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United Airlines is under siege on Twitter after airline employees reportedly stopped two young girls from boarding because they were wearing leggings.
USA TODAY

You’ve heard of snakes on a plane? (Cue the shrieking.) Now the latest horror is … leggings on a plane?

But wait, not so fast, and cut out that tweet-shrieking, please.

Despite what you might have heard, thanks to clumsy tweeting by United Airlines, leggings are not verboten on its airplanes, at least for paying passengers.

Because, duh, leggings are perfectly appropriate attire, not to mention perfectly comfortable attire, in this era of air travel as cattle drive-turned-security nightmare.

Even United says so, belatedly, in a statement issued Monday. “To our regular customers, your leggings are welcome,” the airline posted on its website.

Etiquette experts say so, too. “Nowadays women do it (wear leggings on flights) all the time and of course it’s appropriate,” says Lizzie Post, co-host of the Awesome Etiquette podcast produced by the Emily Post Institute. She’s co-president of the institute and the great-great granddaughter of America’s best-known etiquette expert, Emily Post.

“But what’s appropriate is so incredibly subjective,” Post adds. To some families, she notes, women wearing any kind of pants is inappropriate. College students who wear pajamas on flights might be considered dressed in inappropriate attire. Wearing leggings to a job interview? Probably not good, she says.

“You should always be aware of how you dress and how others might form an opinion of how you dress, and do what you will with that.”

Faye de Muyshondt, author of Socialsklzfor Success: How to Give Children the Skills They Need to Thrive in the Modern World, also advises that wearing leggings on flights is not suddenly beyond the pale.

“People are looking to be more comfortable — our culture is becoming less and less formal,” she says. “As far as flying goes, you’re paying for your ticket, you’re paying for the experience. Do you need to dress up to travel? I don’t think so.”

These reminders are necessary because of the social-media tizzy that ensued Sunday after word spread United would not allow two young girls to board a flight because they were wearing leggings. It turned out the girls were traveling on employee “buddy” passes, flying for free or at deep discounts, but also under conditions that include dress-code guidelines: No leggings allowed.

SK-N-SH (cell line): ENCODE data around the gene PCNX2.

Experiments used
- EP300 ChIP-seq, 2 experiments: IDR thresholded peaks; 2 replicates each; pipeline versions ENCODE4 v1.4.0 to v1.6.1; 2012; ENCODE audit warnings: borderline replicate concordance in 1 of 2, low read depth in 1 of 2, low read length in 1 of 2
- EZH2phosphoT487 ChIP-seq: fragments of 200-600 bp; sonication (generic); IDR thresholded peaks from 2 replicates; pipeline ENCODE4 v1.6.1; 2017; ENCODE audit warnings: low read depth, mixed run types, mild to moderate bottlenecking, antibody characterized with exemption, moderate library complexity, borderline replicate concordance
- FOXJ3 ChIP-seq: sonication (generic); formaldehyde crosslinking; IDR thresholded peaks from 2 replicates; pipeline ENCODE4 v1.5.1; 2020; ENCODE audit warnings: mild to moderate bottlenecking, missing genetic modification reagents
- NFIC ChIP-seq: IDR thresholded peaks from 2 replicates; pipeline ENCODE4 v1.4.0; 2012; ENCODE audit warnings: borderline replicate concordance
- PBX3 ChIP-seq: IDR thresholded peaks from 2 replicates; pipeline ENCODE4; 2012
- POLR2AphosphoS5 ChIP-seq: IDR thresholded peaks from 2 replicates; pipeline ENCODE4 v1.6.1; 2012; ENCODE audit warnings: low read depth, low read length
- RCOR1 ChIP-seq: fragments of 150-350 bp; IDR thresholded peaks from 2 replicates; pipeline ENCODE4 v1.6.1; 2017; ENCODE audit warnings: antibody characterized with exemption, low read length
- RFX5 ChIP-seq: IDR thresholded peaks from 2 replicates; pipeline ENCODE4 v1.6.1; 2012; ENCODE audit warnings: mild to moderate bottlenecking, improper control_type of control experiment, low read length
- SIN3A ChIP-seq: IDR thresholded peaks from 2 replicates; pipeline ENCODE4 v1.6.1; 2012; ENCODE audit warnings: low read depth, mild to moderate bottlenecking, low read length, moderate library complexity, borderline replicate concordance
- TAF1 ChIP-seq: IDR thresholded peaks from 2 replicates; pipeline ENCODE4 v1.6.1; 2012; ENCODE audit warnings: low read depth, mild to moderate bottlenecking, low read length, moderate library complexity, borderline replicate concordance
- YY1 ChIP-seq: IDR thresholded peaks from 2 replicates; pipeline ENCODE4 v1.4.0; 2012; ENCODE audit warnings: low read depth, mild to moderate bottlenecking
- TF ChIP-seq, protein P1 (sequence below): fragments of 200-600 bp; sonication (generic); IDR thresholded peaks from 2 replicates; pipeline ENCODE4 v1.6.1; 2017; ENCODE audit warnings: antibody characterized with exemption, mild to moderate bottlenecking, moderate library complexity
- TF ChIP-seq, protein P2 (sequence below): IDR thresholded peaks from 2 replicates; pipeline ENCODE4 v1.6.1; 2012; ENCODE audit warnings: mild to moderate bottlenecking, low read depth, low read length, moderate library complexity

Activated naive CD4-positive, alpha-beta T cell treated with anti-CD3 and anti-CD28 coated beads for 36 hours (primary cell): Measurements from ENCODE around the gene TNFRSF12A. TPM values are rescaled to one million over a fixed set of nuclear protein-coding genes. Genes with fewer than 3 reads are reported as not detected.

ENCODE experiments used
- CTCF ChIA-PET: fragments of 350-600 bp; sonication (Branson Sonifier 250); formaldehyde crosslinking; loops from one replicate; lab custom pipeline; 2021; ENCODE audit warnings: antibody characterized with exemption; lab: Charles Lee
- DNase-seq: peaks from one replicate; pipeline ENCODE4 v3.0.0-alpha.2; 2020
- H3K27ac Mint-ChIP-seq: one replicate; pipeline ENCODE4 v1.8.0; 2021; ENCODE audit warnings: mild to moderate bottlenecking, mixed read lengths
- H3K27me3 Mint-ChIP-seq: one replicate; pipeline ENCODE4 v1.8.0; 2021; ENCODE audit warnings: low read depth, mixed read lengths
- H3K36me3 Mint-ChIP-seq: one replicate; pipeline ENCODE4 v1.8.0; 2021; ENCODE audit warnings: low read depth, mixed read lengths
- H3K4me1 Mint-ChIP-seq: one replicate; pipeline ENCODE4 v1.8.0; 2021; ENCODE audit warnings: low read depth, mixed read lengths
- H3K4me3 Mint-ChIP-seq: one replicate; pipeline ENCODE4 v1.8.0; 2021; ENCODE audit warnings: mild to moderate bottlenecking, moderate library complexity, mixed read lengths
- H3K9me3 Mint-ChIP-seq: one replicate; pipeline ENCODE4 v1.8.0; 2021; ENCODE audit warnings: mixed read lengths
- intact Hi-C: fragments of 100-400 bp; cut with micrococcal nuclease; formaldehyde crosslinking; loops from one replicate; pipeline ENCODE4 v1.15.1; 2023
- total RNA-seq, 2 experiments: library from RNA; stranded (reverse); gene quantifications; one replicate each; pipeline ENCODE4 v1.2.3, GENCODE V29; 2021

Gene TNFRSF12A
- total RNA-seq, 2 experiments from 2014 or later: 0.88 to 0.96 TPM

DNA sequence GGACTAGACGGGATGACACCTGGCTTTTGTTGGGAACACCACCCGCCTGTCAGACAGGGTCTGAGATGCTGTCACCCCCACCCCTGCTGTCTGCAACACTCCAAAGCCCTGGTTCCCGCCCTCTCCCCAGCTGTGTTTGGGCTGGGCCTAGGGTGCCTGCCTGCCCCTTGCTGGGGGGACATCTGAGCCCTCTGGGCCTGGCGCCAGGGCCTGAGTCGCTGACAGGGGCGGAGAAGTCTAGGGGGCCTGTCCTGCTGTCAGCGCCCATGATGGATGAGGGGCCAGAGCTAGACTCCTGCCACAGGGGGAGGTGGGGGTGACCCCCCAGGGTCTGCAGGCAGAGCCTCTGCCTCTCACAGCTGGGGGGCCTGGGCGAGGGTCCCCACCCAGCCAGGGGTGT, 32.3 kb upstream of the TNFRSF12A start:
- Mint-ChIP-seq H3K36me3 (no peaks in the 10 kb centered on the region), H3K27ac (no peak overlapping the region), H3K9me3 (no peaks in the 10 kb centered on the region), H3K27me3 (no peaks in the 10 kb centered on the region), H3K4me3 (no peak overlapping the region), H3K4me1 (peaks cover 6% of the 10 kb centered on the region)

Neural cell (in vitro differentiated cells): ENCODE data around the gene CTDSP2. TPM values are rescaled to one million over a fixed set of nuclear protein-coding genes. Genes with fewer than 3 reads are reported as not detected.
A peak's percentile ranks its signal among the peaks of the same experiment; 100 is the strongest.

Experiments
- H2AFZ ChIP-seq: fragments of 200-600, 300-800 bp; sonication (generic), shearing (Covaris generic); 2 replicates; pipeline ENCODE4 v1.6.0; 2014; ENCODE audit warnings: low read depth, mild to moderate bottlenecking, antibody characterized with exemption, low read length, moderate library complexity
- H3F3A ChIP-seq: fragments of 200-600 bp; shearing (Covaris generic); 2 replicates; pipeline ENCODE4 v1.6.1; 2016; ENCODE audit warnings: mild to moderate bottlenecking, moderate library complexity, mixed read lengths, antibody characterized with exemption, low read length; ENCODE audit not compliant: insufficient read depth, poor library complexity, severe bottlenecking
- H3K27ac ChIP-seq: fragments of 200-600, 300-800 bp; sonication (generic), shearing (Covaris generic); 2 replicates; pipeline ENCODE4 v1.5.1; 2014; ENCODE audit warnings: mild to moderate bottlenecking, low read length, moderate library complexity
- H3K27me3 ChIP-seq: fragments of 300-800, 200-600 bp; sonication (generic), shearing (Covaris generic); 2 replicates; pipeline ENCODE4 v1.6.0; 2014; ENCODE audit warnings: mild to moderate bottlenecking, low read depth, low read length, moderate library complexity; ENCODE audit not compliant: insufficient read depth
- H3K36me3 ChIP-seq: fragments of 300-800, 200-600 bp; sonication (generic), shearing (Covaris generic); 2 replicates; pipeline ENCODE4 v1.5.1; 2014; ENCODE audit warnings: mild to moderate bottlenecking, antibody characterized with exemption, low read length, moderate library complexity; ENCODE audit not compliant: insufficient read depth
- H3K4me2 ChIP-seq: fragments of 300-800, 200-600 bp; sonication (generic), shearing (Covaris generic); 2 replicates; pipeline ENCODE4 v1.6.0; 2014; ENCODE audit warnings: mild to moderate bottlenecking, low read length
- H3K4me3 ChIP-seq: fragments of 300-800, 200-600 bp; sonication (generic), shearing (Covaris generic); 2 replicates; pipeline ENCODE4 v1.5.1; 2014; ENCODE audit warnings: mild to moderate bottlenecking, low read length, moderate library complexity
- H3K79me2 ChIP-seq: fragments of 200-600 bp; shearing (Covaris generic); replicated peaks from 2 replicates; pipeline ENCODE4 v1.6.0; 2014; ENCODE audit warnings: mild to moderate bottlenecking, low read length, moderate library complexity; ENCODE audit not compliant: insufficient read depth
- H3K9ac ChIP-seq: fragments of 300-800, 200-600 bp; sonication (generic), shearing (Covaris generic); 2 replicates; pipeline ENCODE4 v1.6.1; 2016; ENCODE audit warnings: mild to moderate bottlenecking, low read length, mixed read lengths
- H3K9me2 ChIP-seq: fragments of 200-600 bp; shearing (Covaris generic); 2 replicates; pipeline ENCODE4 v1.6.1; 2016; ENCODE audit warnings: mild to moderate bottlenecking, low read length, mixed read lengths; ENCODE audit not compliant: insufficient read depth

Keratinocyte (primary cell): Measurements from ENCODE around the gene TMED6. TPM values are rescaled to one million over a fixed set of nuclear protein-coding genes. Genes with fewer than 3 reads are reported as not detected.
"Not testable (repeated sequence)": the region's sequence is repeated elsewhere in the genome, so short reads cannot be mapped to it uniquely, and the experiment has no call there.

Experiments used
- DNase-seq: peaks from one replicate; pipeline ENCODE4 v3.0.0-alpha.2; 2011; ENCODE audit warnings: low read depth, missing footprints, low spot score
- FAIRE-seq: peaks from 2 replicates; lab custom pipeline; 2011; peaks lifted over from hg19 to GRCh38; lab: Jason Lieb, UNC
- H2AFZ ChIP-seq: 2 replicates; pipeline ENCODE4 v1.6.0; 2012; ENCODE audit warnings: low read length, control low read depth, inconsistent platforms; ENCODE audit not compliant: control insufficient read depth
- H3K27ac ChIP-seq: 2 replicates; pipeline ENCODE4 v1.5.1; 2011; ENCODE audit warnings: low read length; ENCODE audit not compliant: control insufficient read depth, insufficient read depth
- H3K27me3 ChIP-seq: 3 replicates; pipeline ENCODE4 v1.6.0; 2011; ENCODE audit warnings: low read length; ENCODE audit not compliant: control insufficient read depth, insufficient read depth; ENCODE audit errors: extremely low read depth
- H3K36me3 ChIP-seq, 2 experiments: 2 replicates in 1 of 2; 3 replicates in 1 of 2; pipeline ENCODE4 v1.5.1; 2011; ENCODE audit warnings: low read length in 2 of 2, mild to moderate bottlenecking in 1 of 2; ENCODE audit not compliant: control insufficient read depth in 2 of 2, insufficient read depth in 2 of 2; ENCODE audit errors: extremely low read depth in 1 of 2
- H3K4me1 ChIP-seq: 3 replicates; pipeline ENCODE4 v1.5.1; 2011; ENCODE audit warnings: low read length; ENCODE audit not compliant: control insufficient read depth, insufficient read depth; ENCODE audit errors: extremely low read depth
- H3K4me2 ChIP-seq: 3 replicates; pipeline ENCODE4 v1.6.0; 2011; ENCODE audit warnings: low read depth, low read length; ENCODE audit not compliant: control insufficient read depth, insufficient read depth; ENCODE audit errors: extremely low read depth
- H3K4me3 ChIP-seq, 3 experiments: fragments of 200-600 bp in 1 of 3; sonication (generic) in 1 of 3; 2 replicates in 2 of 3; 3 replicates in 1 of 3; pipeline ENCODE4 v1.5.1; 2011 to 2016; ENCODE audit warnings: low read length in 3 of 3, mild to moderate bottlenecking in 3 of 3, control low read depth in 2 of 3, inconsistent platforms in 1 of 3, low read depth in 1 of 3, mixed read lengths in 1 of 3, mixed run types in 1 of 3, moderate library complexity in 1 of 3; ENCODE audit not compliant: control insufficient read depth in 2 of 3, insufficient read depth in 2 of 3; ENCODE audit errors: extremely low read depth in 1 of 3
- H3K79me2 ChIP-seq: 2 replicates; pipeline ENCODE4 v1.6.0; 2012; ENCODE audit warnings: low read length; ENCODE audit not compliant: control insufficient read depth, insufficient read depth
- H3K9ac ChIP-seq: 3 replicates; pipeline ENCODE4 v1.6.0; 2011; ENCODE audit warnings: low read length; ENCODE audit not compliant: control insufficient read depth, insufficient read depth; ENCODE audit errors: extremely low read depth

But that relevant detail did not come out until later. Instead, the company sent out legalistic tweets about “compliance with our dress code policy for company benefit travel” and failed to make clear that the policy did not apply to all passengers. Meanwhile, celebrities sputtered on Twitter about sexist, outdated and unfair policies regarding flight attire.

But context is important, say Post and de Muyshondt. You may question why United thinks little girls in leggings somehow ruins the airline’s reputation (as opposed to, say, whether your flight arrived on time or they lost your luggage), but private companies have the right to set dress codes for those who represent it.

“I think it’s different if you’re talking about being a ‘buddy’ and representing a company,” says de Muyshondt. “If you’re a buddy, it’s a pretty big honor. The least you can do is adhere to a dress code.”

Post says the polite thing to do is to respect a company’s policy, but any company should use “tact, discretion and care” when enforcing a policy.

“It’s not about whether it’s OK to wear leggings — they didn’t handle situation with tact,” Post says.

Disputes about flight attire bubble up occasionally, especially when passengers are wearing clothes with lewd or hateful messages, which most airlines ban. Also, there’s no doubt that the definition of “appropriate” has changed since the days when most people thought they were supposed to get dressed up to fly.

“It was a very different time and period in the country when traveling was a privilege, a very special occasion and you dressed up for it,” says de Muyshondt. “Many more people have had the experience of traveling. It’s not as fancy, if you will.”